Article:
Solar energy and gas replace oil on site near Norwich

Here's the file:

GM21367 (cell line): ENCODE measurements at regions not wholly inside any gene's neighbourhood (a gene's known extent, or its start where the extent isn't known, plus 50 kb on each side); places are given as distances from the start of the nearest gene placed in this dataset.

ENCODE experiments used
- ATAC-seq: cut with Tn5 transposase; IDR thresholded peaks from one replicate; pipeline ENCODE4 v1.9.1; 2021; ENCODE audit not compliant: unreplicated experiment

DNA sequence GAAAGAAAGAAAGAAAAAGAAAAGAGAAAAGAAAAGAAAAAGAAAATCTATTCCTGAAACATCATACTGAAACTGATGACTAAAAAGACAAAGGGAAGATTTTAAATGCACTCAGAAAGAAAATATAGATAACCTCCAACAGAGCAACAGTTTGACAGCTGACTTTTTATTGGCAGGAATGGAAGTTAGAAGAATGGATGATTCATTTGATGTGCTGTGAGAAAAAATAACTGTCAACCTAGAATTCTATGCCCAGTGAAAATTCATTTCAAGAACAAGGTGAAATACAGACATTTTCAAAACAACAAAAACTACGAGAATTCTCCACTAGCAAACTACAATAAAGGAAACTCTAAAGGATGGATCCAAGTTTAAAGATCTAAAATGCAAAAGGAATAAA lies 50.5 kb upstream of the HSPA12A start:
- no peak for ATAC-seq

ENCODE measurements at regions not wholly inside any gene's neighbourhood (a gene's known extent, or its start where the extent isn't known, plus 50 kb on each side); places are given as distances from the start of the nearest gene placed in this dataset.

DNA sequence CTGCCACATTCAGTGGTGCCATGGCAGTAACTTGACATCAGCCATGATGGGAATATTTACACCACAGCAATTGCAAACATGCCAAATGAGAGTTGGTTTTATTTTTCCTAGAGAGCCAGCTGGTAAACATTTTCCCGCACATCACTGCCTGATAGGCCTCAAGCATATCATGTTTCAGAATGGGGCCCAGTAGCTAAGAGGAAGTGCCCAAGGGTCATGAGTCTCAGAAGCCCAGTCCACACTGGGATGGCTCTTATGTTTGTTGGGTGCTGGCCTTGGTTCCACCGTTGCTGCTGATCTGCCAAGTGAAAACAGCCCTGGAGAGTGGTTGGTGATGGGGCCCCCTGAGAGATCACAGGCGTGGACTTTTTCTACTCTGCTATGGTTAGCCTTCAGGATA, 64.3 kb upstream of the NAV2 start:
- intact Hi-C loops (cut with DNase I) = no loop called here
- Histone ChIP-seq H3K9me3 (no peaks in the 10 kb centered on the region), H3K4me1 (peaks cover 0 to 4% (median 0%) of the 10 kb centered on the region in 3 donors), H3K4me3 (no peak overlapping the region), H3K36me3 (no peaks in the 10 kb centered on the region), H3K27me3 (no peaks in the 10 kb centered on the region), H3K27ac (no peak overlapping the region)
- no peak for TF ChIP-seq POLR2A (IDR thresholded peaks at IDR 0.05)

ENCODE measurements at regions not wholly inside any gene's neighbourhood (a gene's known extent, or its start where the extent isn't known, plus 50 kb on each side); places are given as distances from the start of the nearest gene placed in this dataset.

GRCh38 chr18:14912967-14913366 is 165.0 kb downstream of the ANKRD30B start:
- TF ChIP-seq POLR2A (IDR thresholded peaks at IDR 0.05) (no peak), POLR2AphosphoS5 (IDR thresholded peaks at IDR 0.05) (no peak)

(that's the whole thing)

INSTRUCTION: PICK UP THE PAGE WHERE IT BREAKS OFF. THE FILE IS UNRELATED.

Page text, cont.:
Viessmann’s largest solar thermal installation in the UK delivers nearly 56 MWh of energy a year at the site of Petans near Norwich to help heat a large indoor survival training pool and provide hot water for 26 showers. The total installation comprises 86 m2 of solar tubes and by reducing the consumption of LPG will save over 13 t of carbon-dioxide emissions a year, with a payback on embodied carbon dioxide of one to two years. Petans specialises in safety training for the offshore and other industries. One of its facilities is a 495 m3 pool where trainees are taught to escape from a simulated helicopter ditching. Instructors and their trainees spend several hours a day in the water, so it is heated to around 30°C. The required heat was previously provided by oil-fired boilers, but rising oil costs and a desire to reduce carbon-dioxide emissions prompted Petans management to consider renewable energy. EnergyWorx, a contractor specialising in renewable systems, worked with Viessmann and proposed a solar thermal system combined with condensing LPG boilers. The payback is estimated at five years, based on current oil prices. 80 m2 of Viessmann Vitosol 200 evacuated tubes were installed on the gently sloping roof of the pool building to provide 52.3 MWh of energy a year to the pool, which is expected to meet 88.4% of its annual requirement. A further 6 m2 of evacuated tubes are installed on a vertical facade to contribute to the requirement for domestic hot water. 3.6 MWh is delivered to hot water in a year, or 35.6% of requirement. The panels on the roof are connected to a Vitrotrans 200 heat exchanger, which transfers the heat to the pool. The supporting boiler plant comprised three Vitodens 300 LPG condensing boilers rated at 49 kW. They have Matrix burners and can modulate down to 11 kW — so thermal outputs from 11 to 147 kW are available. On a reasonably bright Spring day, the solar installation can deliver hot water at 37°C, so that only one boiler is required. EnergyWorx also recommended that the existing DHW cylinders were replaced because of their excessive thermal losses. They were replaced with a 500 litre Vitocell B300 stainless-steel twin-coil cylinder with a standing loss of just 1%. Installing the system posed challenges for EnergyWorx. They included working on an exposed, windy site next to Norwich Airport, so good safety measures on the roof were vital. The use of evacuated tubes helped, since they could be taken up to the roof one at a time. In addition, there was only a 24 hour window to make the change from the existing system to solar thermal as Petans cannot close the facility for longer.
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